After chatting with Arianna Huffington, Cathy and I then caught up over lunch before we headed back to prepare for the DNC LGBT gala at Gotham Hall on Broadway. Walking back to my hotel from the subway, I was struck that here I was in New York, temporarily detached from my campaign, in which I had been immersed for months, feeling adrift because of the sudden change, yet back celebrating another victory in which I had played a small part as board chair of Freedom to Work. As for so many of my friends who were present to listen to the president, all the aspects of my life seemed to have come together to help produce positive change. The education, advocacy, community service and political lobbying and maneuvering all have that one goal: to create a better world for the next generation.
This was highlighted by three people I was honored to meet, the first two being 14-year-old Alex Pardue and his mother, Jenny Chambers, guests of the terrific activist Mitchell Gold, who labors to challenge the religious community's assault on LGBT persons. Alex is one of those young gay men who struggled with his belief that being gay is a sin.
The other was Geena Rocero, a trans activist originally from Manila who has founded Gender Proud to advance trans rights on a global scale. Geena came out in a recent TEDTalk after a 12-year career as a model. I can barely imagine how they all felt in that room of 550 activists, including Edie Windsor and her attorney, Robbie Kaplan, being addressed so enthusiastically by the president of the United States.
While the president announced the drafting of the executive order, the comments that I believe are most important (and also received the largest ovation) were:
This is a country where -- no matter who you are, or what you look like, or how you came up, or what your last name is, or who you love -- if you work hard and you take responsibility, you should be able to make it. That's the story of America. That's the story of this movement: people who stand up, and come out, and march, and organize, and fight to expand the rights we enjoy and extend them to other people; people who work against the odds to build a nation in which nobody is a second-class citizen, [where] everybody is free to be who they are, and ... you're judged based on: Are you kind, and competent, and work hard, and treat each other with respect, and are a team player, and look after your community, and care [for] and love and cherish your kids? That's how we're supposed to be judged.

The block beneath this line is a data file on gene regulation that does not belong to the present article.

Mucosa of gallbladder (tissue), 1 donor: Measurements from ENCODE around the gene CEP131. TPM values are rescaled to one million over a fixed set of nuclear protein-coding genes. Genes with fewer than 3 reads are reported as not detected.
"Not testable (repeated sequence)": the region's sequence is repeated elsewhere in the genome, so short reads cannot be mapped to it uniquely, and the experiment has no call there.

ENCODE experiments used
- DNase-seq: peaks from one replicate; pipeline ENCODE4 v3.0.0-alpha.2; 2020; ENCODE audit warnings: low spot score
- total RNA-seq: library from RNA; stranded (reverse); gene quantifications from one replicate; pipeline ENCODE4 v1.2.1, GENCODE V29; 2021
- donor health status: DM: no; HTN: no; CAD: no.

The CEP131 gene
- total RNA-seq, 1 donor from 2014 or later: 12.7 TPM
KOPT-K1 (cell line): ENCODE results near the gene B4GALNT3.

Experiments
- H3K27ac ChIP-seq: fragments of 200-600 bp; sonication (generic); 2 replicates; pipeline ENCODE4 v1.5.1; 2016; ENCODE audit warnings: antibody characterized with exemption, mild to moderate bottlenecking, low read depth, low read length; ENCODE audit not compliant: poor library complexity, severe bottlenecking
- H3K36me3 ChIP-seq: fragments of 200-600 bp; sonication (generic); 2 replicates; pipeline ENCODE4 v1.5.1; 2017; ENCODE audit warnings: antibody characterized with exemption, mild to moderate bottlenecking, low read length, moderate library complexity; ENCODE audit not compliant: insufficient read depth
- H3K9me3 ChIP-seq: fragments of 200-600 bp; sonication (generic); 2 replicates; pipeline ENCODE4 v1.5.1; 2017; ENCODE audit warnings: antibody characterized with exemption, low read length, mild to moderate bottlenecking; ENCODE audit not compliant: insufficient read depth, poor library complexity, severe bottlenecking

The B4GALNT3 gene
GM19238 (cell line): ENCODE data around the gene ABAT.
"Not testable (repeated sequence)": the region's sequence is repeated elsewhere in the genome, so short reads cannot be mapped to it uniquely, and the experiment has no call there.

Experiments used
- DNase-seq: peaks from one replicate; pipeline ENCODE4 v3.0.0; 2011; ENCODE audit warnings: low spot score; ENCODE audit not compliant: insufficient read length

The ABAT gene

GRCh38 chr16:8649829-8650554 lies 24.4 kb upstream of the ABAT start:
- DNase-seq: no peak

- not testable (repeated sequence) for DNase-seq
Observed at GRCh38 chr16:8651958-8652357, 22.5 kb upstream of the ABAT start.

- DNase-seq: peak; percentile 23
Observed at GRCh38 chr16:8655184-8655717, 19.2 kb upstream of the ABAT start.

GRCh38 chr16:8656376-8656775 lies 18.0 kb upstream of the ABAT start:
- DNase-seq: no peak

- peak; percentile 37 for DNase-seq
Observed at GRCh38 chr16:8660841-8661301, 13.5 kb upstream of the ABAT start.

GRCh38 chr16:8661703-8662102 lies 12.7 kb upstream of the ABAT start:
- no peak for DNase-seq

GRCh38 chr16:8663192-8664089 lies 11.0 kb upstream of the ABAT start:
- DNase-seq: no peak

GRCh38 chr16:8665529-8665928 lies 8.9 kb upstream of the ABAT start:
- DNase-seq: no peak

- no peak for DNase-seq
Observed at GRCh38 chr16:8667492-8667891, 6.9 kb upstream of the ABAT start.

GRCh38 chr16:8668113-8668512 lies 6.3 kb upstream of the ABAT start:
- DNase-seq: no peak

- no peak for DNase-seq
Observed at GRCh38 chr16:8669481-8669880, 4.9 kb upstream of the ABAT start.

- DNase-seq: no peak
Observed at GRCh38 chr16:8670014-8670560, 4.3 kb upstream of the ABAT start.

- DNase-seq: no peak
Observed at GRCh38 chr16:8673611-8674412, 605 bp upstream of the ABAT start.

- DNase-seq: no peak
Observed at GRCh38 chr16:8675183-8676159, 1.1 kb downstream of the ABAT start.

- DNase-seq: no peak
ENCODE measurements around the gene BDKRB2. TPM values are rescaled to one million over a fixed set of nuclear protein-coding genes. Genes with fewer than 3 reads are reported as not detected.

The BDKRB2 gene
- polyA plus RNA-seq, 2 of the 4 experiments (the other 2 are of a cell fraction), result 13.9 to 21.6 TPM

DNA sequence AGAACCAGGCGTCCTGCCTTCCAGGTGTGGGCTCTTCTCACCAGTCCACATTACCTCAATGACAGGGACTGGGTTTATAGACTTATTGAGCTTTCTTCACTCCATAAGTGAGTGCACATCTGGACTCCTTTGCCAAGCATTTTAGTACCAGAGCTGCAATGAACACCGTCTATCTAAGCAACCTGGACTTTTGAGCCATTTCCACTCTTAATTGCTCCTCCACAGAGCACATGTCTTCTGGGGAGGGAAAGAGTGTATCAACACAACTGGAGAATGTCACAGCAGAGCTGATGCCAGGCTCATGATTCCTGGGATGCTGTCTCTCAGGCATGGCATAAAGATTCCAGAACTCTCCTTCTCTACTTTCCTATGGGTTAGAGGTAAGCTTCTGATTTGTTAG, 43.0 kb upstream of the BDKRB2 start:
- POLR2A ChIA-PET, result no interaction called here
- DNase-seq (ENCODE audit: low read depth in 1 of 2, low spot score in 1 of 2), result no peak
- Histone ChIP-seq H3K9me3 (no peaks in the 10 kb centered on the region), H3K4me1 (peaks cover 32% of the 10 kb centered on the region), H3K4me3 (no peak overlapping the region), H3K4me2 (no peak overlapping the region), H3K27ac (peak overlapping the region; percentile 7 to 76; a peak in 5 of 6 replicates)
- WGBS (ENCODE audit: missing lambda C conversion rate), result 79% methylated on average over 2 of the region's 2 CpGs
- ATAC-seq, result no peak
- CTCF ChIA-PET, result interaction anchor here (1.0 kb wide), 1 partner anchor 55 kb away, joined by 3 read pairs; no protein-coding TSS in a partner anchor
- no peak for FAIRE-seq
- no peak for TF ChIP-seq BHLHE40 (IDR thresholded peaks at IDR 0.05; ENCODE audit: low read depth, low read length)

That's the fight that brought all of us here today. That's what made it possible for me to stand up here as your president. It's what gave many people in this room the freedom to live their lives freely. It's what should inspire us to keep working to make sure all our children grow up in an America where differences are respected and even celebrated, and where love is love.
And it is also why those of us who, in the past, might have not always enjoyed the full liberty that this amazing country of ours has to offer [have] got to be thinking about others who are still struggling. That's why this community has to be just as concerned about poor kids, regardless of sexual orientation.
That's why this community should be fighting for workers who aren't getting paid a minimum wage that's high enough.
That's why this community has to show compassion for the illegal immigrant who is contributing to our society and just wants a chance to move out of the shadows.
That's why this community should be concerned about equal pay for equal work, straight or gay.
That's why this community has to be concerned about the remaining vestiges of racial discrimination.
If you've experienced being on the outside, you've got to be one to bring more folks in, even once you are inside. That's our task. That's our job. That's why we're here tonight.
Now I'm on my way home to continue to do my part -- at this point in time as America's first openly trans candidate for a state senate, working to jump-start the progressive economic transformation of Maryland. After next Tuesday, who knows what will come next? However it turns out, I will continue to serve the public to the best of my ability and fight to make the world better for my children and the generations to come.
CORRECTION: An earlier version of this post erroneously presented a paraphrasing of President Obama's remarks at the DNC LGBT Gala as a direct quotation. The post has been updated to reflect his actual words.